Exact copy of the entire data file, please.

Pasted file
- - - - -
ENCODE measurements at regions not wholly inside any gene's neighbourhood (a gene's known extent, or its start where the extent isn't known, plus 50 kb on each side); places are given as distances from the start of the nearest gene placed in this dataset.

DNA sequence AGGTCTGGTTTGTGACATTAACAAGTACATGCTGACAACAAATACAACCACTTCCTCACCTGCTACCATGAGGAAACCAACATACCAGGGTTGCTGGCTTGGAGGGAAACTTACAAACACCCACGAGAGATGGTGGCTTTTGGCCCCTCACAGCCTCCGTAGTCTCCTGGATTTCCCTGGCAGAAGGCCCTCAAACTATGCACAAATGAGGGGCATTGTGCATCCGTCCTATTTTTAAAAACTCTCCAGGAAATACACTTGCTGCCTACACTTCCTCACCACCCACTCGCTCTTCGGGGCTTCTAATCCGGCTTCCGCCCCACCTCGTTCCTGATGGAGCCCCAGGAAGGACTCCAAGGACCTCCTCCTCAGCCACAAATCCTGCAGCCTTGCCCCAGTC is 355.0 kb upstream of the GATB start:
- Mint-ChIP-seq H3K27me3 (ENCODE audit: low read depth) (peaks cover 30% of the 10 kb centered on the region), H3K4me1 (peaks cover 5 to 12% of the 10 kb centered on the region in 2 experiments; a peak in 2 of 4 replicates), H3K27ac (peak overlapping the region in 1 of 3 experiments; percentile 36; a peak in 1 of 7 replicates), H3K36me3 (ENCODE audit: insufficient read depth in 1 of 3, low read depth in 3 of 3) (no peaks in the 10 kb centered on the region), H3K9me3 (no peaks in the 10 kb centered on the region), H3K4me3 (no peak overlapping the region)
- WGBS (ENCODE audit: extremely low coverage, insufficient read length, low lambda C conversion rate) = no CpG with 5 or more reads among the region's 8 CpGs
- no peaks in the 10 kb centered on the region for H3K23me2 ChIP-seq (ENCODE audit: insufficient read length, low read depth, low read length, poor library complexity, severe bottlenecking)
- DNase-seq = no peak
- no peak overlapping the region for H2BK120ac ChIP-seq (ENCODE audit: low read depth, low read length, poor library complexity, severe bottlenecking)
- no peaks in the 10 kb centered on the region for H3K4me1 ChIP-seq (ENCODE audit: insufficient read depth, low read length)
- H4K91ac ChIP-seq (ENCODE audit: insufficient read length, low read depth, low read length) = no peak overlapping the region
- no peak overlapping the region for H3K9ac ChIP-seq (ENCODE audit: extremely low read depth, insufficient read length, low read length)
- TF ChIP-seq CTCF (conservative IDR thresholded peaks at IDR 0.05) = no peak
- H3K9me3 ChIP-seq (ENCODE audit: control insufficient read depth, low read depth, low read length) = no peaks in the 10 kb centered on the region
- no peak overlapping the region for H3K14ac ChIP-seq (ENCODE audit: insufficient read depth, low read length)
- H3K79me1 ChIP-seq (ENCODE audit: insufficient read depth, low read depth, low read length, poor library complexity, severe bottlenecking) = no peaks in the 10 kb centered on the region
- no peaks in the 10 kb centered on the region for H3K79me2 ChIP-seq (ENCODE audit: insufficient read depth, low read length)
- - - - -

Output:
ENCODE measurements at regions not wholly inside any gene's neighbourhood (a gene's known extent, or its start where the extent isn't known, plus 50 kb on each side); places are given as distances from the start of the nearest gene placed in this dataset.

DNA sequence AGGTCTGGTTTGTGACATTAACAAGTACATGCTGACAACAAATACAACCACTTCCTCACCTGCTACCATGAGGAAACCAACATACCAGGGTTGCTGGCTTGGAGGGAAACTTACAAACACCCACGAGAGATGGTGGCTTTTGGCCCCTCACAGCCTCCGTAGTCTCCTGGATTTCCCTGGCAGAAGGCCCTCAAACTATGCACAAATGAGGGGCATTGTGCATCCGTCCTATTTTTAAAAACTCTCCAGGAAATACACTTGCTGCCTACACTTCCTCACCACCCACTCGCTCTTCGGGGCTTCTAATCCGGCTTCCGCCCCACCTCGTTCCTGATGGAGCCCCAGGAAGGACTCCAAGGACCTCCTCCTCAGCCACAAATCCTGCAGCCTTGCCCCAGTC is 355.0 kb upstream of the GATB start:
- Mint-ChIP-seq H3K27me3 (ENCODE audit: low read depth) (peaks cover 30% of the 10 kb centered on the region), H3K4me1 (peaks cover 5 to 12% of the 10 kb centered on the region in 2 experiments; a peak in 2 of 4 replicates), H3K27ac (peak overlapping the region in 1 of 3 experiments; percentile 36; a peak in 1 of 7 replicates), H3K36me3 (ENCODE audit: insufficient read depth in 1 of 3, low read depth in 3 of 3) (no peaks in the 10 kb centered on the region), H3K9me3 (no peaks in the 10 kb centered on the region), H3K4me3 (no peak overlapping the region)
- WGBS (ENCODE audit: extremely low coverage, insufficient read length, low lambda C conversion rate) = no CpG with 5 or more reads among the region's 8 CpGs
- no peaks in the 10 kb centered on the region for H3K23me2 ChIP-seq (ENCODE audit: insufficient read length, low read depth, low read length, poor library complexity, severe bottlenecking)
- DNase-seq = no peak
- no peak overlapping the region for H2BK120ac ChIP-seq (ENCODE audit: low read depth, low read length, poor library complexity, severe bottlenecking)
- no peaks in the 10 kb centered on the region for H3K4me1 ChIP-seq (ENCODE audit: insufficient read depth, low read length)
- H4K91ac ChIP-seq (ENCODE audit: insufficient read length, low read depth, low read length) = no peak overlapping the region
- no peak overlapping the region for H3K9ac ChIP-seq (ENCODE audit: extremely low read depth, insufficient read length, low read length)
- TF ChIP-seq CTCF (conservative IDR thresholded peaks at IDR 0.05) = no peak
- H3K9me3 ChIP-seq (ENCODE audit: control insufficient read depth, low read depth, low read length) = no peaks in the 10 kb centered on the region
- no peak overlapping the region for H3K14ac ChIP-seq (ENCODE audit: insufficient read depth, low read length)
- H3K79me1 ChIP-seq (ENCODE audit: insufficient read depth, low read depth, low read length, poor library complexity, severe bottlenecking) = no peaks in the 10 kb centered on the region
- no peaks in the 10 kb centered on the region for H3K79me2 ChIP-seq (ENCODE audit: insufficient read depth, low read length)